The thing about forex is that any political development, no matter how insignificant it may seem, may prove devastating. This is not just the case with politics and forex markets, though. The biggest news this week has rocked stocks and forex pairs considerably, and it is barely even related to Hillary Clinton. On the other hand, a mayor and his bodyguards have been killed in a police shootout in the Philippines and the markets could not care less. Interesting how these things work, is it not?
The Happenings with Politics and Forex
In any event, this week we saw the Clinton campaign taking a massive blow when the FBI started another investigation regarding Hillary’s emails, we saw Wallonia getting aboard and ending the whole standoff regarding EU-Canada trade partnership, Chinese authorities are taking measures to deflate the property bubble safely and many more developments.
In the northern hemisphere, markets are still reeling in from a shocking revelation connecting close associates of Hillary Clinton to yet another wrongdoing. This new scandal is the last thing markets needed, and this uncertainty has affected stocks and currencies alike. USD took a punch, but it was nowhere near as severe as the one Wall Street had to roll with. As strong GDP numbers were spurring major indexes onward, this scandal that could potentially affect the outcome of the election has already affected the markets, even though the FBI has yet to confirm that any of the material they have uncovered is significant for the actual elections.
Markets had already priced in Hillary Clinton as the next president, so this does not bode well for their plans. A recent drop in consumer sentiment has been the cherry on top this week. Meanwhile, the Trump headquarters would gloat over this matter, if they weren’t so concerned that the ‘landing accident’ of Mike Pence’s plane was not that accidental after all. Now they have to decide whether to focus on what some media have already dubbed the attempted assassination or on Hillary Clinton getting back on FBI’s bad side.
Apart from a bit of good news for EU-enthusiasts, after Wallonia finally signed off on the whole trade deal with Canada, it seems that Mark Carney will opt out of extending his term as BOE governor. Even though some analysts have predicted he might choose to stay after 2018, the criticism of his monetary policy and arguments with prominent Tories seem to have persuaded Carney to make a career change. By sharp contrast, it would seem that PM Theresa May would prefer if he stayed, despite their slight personal rivalry, or she just does not want the investors to point fingers at her for making their favorite governor resign. Meanwhile the pound went under $1.21 last Tuesday, which would mean it lost roughly 17% of its value against the U.S. currency this year alone. And it seems it has a lot to go, as some estimates predict it could lose at least another 10% before it stabilizes.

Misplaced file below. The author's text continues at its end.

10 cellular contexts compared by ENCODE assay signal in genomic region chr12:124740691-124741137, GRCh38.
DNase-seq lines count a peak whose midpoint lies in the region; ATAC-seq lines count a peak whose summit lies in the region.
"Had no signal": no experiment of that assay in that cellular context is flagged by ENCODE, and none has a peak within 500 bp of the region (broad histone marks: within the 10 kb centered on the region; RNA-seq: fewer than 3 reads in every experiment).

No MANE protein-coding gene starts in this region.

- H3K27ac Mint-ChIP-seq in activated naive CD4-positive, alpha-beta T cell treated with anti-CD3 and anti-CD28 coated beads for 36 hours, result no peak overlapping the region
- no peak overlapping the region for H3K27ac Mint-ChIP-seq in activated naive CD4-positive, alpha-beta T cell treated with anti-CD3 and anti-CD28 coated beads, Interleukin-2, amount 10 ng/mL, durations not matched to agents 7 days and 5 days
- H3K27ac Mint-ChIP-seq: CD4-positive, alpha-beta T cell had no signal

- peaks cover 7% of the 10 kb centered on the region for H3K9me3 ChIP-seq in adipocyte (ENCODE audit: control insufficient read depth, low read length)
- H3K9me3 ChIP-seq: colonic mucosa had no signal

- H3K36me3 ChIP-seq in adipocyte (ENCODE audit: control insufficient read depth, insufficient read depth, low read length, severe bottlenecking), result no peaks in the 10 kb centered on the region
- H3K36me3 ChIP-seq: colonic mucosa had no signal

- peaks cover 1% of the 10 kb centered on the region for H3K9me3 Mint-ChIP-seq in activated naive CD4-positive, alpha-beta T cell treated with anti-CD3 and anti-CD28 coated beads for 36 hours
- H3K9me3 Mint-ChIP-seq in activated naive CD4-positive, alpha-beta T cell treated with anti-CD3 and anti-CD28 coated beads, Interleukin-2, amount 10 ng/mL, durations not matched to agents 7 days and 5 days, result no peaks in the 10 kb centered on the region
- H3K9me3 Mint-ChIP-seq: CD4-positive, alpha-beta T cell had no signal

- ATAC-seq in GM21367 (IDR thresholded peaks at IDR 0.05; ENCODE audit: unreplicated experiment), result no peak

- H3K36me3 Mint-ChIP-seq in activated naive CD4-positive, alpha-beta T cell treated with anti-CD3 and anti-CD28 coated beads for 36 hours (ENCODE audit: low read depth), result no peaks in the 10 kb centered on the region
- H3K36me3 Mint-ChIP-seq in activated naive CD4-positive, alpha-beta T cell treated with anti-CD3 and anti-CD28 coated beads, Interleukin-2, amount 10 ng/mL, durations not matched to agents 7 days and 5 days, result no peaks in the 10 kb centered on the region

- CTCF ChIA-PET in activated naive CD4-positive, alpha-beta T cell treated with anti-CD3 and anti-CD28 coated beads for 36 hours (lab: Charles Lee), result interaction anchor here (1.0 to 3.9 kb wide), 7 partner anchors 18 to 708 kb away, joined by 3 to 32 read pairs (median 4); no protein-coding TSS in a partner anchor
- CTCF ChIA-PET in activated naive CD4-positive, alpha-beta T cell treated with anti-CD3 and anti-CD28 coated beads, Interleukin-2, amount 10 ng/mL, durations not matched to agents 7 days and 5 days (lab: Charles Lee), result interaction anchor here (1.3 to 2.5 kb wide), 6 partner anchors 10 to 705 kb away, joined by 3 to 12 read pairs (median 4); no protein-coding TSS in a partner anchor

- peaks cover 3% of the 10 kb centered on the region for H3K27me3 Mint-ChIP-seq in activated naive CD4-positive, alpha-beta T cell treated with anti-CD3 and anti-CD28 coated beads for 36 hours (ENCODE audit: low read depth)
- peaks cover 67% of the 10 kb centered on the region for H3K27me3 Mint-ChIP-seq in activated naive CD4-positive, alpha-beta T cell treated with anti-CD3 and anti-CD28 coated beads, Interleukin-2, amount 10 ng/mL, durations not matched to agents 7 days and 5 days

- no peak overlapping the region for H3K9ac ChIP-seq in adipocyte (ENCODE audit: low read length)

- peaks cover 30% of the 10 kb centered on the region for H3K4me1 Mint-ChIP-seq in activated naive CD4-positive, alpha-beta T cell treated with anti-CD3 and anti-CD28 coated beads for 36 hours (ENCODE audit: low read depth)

Further to the east, another 10,000 civil servants have been fired in Turkey, as the seemingly endless crackdown on anyone associated with the recent coup is being targeted mercilessly. Anyone who is even suspected of harboring ties to Fethullah Gulen is being punished in some way or another. This has even put a huge strain on relationship between Ankara and Washington, as Erdogan accuses the U.S. of harboring his arch-nemesis. So far, thousands of intellectuals including teachers, doctors and academics have been purged from civil service, and some have been imprisoned as well. In addition there has been a crackdown on medias, especially in the southeast of the country, with 15 of them being shut down in recent days.
So far, more than 37,000 people have been arrested and over 100,000 have lost their jobs, mostly in the Justice department. The state of emergency is to last at least until next year, as Ankara seems intent of dealing with any opponents to its power however it sees fit, whether they are actually related to the coup or not. This includes Kurdish militants in the southeast.
In the Philippines, a local official and his bodyguards have been killed in a shootout with the state police. Samsudin Dimaukom, Mayor of Datu Saudi-Ampatuan, has been referred to as a “narco-politician” by President Duterte, and now he and his bodyguards lie slain for allegedly trying to transport narcotics. He was only one of many names on the list of “narco-politicians,” put together by Duterte as a part of his war on drugs. Whether these are his political opponents or actual criminals, Dimaukom and his men apparently tried to breach a roadblock that was deliberately set for them, on an anonymous tip received by the police.
There has been a shootout and Dimaukom and his men have all perished. No policemen were injured in the course of this intervention. No actual evidence against Dimaukom has ever been put forward connecting him with drug trade. As horrible as this may seem, this is only a tiny portion of thousands of dead in the war on drugs that is still ongoing. Some have been killed at the hands of police officers, but many more have been slain by unknown vigilantes, seemingly with complete impunity.
It is odd how things may take a turn all of a sudden. Mere couple of days ago, Hillary’s victory was all but assured, Wallonia was adamant in blocking the CETA agreement, and Carney was actually encouraged to leave. As for wars, whether they are actual ones, waged in the Middle East, or drug wars in far-off places such as the Philippines, it seems most of their outcomes have already been factored in. And yet, life has a way of surprising us – from people in the UK voting to leave the EU, to spouses of associates sending emails about wanting to rape a 15-year old girl, to simply governors like Carney and Kuroda deciding they have had enough and deciding to leave BOE and BOJ respectively, once their terms are over. But life moves on.